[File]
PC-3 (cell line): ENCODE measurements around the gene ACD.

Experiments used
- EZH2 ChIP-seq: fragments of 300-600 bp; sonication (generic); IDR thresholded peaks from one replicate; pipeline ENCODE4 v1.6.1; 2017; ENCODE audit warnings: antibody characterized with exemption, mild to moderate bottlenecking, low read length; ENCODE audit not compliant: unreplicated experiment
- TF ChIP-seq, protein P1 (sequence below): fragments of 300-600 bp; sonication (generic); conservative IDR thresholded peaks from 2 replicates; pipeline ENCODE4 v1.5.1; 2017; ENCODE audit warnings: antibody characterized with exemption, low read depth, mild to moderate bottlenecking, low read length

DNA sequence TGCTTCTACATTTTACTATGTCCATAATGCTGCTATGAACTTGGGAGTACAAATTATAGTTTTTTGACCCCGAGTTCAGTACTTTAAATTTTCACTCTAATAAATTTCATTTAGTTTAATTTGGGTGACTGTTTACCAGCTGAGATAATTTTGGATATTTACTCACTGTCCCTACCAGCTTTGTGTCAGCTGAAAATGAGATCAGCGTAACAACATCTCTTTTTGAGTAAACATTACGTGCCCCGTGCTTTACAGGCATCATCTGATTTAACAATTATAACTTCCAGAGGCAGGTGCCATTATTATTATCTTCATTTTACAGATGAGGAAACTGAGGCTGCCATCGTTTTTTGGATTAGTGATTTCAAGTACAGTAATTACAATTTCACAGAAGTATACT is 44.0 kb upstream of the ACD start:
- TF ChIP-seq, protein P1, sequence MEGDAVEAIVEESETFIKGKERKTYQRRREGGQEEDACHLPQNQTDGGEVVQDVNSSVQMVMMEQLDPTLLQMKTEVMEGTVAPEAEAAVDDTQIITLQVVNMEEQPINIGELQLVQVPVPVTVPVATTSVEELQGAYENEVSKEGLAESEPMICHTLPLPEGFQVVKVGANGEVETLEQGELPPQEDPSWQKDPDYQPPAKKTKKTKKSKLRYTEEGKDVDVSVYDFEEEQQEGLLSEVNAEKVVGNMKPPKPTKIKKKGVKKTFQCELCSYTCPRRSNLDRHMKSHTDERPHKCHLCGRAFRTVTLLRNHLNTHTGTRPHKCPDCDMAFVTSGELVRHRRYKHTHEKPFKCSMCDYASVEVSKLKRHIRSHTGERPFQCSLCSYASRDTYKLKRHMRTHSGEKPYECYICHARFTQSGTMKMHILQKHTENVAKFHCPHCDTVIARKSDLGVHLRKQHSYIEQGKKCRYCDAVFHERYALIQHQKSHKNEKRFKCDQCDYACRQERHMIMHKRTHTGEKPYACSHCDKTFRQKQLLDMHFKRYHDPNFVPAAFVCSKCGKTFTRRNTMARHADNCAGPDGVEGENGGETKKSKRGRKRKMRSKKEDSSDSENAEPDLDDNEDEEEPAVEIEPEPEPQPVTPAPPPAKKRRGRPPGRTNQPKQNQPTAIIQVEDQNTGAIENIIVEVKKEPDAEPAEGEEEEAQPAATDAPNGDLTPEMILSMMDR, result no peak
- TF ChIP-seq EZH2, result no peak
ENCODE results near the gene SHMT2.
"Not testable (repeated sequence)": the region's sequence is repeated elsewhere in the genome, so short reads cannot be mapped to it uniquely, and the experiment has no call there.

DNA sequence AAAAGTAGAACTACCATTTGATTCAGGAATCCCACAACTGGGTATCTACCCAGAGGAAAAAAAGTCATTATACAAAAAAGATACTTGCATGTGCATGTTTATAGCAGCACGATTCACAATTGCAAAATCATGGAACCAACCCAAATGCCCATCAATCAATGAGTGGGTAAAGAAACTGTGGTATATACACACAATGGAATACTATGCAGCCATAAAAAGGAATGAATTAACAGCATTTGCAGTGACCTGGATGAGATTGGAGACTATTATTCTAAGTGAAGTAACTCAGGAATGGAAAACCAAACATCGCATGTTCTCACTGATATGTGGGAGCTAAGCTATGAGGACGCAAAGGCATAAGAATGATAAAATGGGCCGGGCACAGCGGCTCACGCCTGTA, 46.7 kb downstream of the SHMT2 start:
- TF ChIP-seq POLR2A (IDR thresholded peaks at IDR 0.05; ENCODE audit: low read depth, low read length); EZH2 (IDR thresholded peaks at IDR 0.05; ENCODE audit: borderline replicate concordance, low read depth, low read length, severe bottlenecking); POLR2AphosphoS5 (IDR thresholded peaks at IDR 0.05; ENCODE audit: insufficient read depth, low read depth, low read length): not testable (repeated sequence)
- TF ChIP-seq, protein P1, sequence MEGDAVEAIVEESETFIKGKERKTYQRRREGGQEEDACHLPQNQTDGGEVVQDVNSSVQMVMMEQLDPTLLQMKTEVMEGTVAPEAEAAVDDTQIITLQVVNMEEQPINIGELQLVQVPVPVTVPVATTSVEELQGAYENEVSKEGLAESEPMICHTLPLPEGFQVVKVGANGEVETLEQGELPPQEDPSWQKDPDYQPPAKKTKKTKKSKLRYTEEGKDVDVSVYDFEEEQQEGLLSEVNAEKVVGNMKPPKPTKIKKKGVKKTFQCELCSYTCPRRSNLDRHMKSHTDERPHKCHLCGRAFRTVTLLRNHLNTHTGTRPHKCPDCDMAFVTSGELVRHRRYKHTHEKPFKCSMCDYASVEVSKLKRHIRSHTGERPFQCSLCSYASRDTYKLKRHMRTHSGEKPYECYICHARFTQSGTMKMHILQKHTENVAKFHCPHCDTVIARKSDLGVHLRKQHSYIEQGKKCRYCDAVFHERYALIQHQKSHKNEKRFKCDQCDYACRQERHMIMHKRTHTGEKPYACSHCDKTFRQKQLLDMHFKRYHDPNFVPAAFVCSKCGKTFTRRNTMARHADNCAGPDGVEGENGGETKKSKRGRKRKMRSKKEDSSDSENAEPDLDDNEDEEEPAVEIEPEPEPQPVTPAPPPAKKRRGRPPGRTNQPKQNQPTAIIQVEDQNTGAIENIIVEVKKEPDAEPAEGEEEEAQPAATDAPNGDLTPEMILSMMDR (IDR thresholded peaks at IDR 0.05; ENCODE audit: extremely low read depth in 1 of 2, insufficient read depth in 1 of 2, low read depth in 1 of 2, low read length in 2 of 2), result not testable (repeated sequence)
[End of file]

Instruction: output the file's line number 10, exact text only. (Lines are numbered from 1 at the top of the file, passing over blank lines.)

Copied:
DNA sequence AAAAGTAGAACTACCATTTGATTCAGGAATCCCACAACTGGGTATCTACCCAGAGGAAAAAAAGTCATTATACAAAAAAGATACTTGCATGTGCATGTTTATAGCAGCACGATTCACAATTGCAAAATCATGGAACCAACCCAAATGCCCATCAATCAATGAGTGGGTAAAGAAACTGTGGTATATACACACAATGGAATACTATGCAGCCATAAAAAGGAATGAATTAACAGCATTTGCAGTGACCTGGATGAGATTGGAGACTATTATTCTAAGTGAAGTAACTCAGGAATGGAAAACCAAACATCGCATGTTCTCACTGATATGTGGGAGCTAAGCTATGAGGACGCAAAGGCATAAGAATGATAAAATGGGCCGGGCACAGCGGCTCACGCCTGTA, 46.7 kb downstream of the SHMT2 start: